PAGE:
Toothpaste tablets help prevent cavities, reduce waste, are environmentally friendly, less messy, and easy to travel with. But not all tablet toothpaste contains fluoride, which is essential for strong, healthy teeth and gums. Be sure to read the label of your toothpaste pills to check that fluoride or hydroxyapatite are included. And bottom line, brush for a minimum of two minutes twice daily across all tooth surfaces. Without a great brushing routine, it won’t matter which type of toothpaste or toothpaste tablets you’re using!
teethtalkgirl content is medically reviewed and fact-checked by a licensed dentist or medical doctor to ensure the information is factual, current, and relevant.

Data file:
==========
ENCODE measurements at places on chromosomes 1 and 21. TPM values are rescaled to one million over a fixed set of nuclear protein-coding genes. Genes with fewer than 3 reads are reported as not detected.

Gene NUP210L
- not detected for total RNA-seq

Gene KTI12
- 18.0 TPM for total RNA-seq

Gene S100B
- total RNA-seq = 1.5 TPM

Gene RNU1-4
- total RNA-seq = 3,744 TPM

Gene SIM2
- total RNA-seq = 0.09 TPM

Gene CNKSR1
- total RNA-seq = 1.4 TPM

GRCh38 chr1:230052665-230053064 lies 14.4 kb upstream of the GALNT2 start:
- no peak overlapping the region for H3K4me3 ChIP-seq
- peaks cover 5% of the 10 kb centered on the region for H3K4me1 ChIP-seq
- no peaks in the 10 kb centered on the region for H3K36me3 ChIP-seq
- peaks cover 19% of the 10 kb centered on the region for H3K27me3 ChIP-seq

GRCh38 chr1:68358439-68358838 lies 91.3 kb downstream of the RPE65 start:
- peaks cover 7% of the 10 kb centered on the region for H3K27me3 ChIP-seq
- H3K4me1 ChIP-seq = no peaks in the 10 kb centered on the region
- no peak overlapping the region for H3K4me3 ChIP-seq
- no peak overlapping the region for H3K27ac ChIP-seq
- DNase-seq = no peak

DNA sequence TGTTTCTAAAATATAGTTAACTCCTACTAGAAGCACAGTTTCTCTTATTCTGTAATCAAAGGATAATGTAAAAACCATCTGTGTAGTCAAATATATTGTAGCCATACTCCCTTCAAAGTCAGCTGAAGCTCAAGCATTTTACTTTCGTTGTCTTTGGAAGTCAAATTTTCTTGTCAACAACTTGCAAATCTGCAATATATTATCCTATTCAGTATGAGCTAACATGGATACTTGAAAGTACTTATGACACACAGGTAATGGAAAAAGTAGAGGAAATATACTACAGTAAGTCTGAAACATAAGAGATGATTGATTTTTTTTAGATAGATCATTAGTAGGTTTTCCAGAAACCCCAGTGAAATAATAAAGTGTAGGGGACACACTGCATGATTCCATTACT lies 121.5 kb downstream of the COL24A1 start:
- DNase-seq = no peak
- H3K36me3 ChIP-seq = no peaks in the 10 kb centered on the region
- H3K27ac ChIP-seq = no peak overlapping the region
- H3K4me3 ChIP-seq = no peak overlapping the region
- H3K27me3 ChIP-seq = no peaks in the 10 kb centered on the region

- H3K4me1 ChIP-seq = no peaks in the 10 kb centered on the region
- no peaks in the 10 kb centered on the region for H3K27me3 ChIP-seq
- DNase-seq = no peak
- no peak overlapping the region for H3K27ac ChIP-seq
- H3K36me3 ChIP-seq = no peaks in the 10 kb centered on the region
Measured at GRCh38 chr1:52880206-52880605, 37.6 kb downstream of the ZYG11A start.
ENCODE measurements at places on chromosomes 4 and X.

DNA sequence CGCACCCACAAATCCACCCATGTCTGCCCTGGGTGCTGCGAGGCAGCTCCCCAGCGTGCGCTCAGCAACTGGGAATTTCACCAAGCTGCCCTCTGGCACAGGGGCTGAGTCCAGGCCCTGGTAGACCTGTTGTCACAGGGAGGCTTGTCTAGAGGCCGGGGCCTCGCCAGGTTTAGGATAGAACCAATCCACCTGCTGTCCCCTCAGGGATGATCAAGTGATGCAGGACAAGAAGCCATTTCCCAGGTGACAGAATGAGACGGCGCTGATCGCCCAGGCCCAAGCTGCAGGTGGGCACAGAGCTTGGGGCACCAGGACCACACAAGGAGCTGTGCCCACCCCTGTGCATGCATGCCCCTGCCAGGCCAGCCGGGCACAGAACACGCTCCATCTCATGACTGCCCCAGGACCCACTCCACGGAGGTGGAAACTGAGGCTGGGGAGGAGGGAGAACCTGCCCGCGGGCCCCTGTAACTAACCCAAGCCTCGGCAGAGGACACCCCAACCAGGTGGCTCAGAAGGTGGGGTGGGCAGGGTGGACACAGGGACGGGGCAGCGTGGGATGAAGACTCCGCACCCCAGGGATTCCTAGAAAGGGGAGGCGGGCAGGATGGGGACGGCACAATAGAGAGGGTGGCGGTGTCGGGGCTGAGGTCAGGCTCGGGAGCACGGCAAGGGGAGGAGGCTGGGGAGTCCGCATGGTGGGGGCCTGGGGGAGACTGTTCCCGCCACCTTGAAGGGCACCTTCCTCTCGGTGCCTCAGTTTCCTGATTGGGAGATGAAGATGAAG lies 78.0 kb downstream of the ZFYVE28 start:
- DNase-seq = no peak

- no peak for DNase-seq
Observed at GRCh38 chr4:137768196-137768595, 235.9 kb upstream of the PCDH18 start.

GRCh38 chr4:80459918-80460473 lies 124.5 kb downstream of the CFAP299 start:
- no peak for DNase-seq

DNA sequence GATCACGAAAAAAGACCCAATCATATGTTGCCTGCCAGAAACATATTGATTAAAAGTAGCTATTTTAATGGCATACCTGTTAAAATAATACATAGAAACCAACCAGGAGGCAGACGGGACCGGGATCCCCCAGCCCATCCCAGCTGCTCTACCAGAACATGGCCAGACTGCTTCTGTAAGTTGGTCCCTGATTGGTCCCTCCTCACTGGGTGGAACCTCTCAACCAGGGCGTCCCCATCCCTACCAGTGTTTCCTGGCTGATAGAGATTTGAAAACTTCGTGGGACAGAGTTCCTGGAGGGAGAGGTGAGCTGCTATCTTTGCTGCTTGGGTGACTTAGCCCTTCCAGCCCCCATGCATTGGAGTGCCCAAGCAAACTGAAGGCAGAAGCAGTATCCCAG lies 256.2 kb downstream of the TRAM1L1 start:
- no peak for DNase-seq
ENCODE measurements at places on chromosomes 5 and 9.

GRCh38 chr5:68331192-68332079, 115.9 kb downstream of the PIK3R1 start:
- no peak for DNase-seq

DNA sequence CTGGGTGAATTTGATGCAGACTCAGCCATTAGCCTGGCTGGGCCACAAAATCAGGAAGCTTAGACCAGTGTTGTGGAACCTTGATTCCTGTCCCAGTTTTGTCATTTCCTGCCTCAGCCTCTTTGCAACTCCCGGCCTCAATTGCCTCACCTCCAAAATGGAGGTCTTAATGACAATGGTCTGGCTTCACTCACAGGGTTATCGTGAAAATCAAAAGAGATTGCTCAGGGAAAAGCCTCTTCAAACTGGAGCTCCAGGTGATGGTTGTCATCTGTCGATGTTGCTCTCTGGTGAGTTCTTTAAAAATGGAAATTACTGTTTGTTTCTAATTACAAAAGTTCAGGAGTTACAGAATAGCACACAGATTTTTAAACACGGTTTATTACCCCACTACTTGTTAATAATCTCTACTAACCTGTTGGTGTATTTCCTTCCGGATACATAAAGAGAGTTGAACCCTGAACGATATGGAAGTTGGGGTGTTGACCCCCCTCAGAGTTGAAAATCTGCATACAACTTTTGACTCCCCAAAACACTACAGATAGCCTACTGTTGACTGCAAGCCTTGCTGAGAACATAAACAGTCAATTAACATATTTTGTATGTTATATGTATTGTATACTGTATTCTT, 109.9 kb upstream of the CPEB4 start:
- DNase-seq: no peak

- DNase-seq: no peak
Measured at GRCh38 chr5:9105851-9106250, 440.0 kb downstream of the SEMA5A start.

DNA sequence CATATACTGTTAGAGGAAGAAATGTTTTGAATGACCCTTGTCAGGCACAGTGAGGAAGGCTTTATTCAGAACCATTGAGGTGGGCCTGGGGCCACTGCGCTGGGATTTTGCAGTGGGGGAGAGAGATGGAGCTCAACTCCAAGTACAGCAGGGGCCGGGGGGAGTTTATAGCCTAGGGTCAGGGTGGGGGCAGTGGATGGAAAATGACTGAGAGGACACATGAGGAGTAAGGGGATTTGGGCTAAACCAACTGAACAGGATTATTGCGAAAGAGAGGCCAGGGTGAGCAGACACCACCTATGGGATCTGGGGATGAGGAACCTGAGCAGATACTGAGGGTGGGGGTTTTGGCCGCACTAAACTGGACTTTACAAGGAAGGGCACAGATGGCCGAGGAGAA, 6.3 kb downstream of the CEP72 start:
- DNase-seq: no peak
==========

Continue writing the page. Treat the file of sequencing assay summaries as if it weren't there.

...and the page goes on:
Our medical affairs team works hard to ensure the accuracy and integrity by cite from current scientific research, such as scholarly articles, dentistry textbooks, government agencies, and medical journals. This also includes information provided by the American Dental Association (ADA), the American Association of Orthodontics (AAO), and the American Academy of Pediatrics (AAP).American Journal of Dentistry. Micro computed tomography analysis of abrasivity of toothpaste tablets compared to conventional toothpaste.. American Journal of Dentistry. 2021 Available at: https://europepmc.org/article/med/34689444. October 24, 2022 Karger. An Introduction to Toothpaste - Its Purpose, History and Ingredients. Karger. 2013 Available at: https://doi.org/10.1159/000350456. October 24, 2022 British Dental Journal volume. Toothpaste tablets: the future of toothpaste. British Dental Journal volume. 2021 Available at: https://www.nature.com/articles/s41415-021-3094-9. October 24, 2022 Ann Stomatol (Roma). Nano-hydroxyapatite and its applications in preventive, restorative and regenerative dentistry: a review of literature. Ann Stomatol (Roma). 2014 Available at: https://www.ncbi.nlm.nih.gov/pmc/articles/PMC4252862/. October 24, 2022